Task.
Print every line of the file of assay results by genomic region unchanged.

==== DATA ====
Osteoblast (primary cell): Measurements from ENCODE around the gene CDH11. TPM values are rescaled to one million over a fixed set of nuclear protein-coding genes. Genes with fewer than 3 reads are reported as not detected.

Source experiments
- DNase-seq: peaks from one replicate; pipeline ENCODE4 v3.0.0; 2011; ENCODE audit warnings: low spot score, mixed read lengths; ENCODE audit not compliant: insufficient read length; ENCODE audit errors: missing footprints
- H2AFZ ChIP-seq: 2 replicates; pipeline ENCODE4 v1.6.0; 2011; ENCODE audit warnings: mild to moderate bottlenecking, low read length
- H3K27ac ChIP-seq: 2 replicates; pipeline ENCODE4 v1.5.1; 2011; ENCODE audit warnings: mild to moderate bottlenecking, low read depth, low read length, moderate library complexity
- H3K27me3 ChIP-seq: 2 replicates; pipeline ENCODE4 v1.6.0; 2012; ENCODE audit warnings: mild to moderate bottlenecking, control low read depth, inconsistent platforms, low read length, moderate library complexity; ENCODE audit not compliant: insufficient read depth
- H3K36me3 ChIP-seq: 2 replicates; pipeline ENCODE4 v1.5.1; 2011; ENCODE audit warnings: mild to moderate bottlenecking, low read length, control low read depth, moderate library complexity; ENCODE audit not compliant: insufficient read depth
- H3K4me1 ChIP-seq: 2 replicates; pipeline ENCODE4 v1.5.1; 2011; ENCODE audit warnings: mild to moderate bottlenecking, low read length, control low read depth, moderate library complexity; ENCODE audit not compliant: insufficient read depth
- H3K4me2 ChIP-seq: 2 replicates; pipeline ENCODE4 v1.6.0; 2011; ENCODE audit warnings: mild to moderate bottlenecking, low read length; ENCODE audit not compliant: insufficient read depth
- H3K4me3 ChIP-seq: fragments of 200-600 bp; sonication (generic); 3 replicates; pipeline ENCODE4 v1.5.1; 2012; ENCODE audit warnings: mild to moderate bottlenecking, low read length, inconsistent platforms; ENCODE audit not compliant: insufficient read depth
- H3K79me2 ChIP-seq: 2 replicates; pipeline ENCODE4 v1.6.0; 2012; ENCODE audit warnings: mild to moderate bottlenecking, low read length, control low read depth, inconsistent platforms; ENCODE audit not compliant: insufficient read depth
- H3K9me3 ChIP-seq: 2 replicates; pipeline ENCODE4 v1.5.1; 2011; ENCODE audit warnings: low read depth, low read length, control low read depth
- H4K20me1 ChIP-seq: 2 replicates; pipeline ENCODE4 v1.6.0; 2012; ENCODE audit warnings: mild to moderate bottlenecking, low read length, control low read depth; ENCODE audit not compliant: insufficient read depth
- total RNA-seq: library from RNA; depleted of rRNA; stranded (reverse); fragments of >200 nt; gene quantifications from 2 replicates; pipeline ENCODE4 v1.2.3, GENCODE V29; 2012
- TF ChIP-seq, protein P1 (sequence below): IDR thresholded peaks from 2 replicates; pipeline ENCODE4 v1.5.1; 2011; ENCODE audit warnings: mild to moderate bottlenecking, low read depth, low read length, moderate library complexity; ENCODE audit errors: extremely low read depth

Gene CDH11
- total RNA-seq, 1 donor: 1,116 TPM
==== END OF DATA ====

Osteoblast (primary cell): Measurements from ENCODE around the gene CDH11. TPM values are rescaled to one million over a fixed set of nuclear protein-coding genes. Genes with fewer than 3 reads are reported as not detected.

Source experiments
- DNase-seq: peaks from one replicate; pipeline ENCODE4 v3.0.0; 2011; ENCODE audit warnings: low spot score, mixed read lengths; ENCODE audit not compliant: insufficient read length; ENCODE audit errors: missing footprints
- H2AFZ ChIP-seq: 2 replicates; pipeline ENCODE4 v1.6.0; 2011; ENCODE audit warnings: mild to moderate bottlenecking, low read length
- H3K27ac ChIP-seq: 2 replicates; pipeline ENCODE4 v1.5.1; 2011; ENCODE audit warnings: mild to moderate bottlenecking, low read depth, low read length, moderate library complexity
- H3K27me3 ChIP-seq: 2 replicates; pipeline ENCODE4 v1.6.0; 2012; ENCODE audit warnings: mild to moderate bottlenecking, control low read depth, inconsistent platforms, low read length, moderate library complexity; ENCODE audit not compliant: insufficient read depth
- H3K36me3 ChIP-seq: 2 replicates; pipeline ENCODE4 v1.5.1; 2011; ENCODE audit warnings: mild to moderate bottlenecking, low read length, control low read depth, moderate library complexity; ENCODE audit not compliant: insufficient read depth
- H3K4me1 ChIP-seq: 2 replicates; pipeline ENCODE4 v1.5.1; 2011; ENCODE audit warnings: mild to moderate bottlenecking, low read length, control low read depth, moderate library complexity; ENCODE audit not compliant: insufficient read depth
- H3K4me2 ChIP-seq: 2 replicates; pipeline ENCODE4 v1.6.0; 2011; ENCODE audit warnings: mild to moderate bottlenecking, low read length; ENCODE audit not compliant: insufficient read depth
- H3K4me3 ChIP-seq: fragments of 200-600 bp; sonication (generic); 3 replicates; pipeline ENCODE4 v1.5.1; 2012; ENCODE audit warnings: mild to moderate bottlenecking, low read length, inconsistent platforms; ENCODE audit not compliant: insufficient read depth
- H3K79me2 ChIP-seq: 2 replicates; pipeline ENCODE4 v1.6.0; 2012; ENCODE audit warnings: mild to moderate bottlenecking, low read length, control low read depth, inconsistent platforms; ENCODE audit not compliant: insufficient read depth
- H3K9me3 ChIP-seq: 2 replicates; pipeline ENCODE4 v1.5.1; 2011; ENCODE audit warnings: low read depth, low read length, control low read depth
- H4K20me1 ChIP-seq: 2 replicates; pipeline ENCODE4 v1.6.0; 2012; ENCODE audit warnings: mild to moderate bottlenecking, low read length, control low read depth; ENCODE audit not compliant: insufficient read depth
- total RNA-seq: library from RNA; depleted of rRNA; stranded (reverse); fragments of >200 nt; gene quantifications from 2 replicates; pipeline ENCODE4 v1.2.3, GENCODE V29; 2012
- TF ChIP-seq, protein P1 (sequence below): IDR thresholded peaks from 2 replicates; pipeline ENCODE4 v1.5.1; 2011; ENCODE audit warnings: mild to moderate bottlenecking, low read depth, low read length, moderate library complexity; ENCODE audit errors: extremely low read depth

Gene CDH11
- total RNA-seq, 1 donor: 1,116 TPM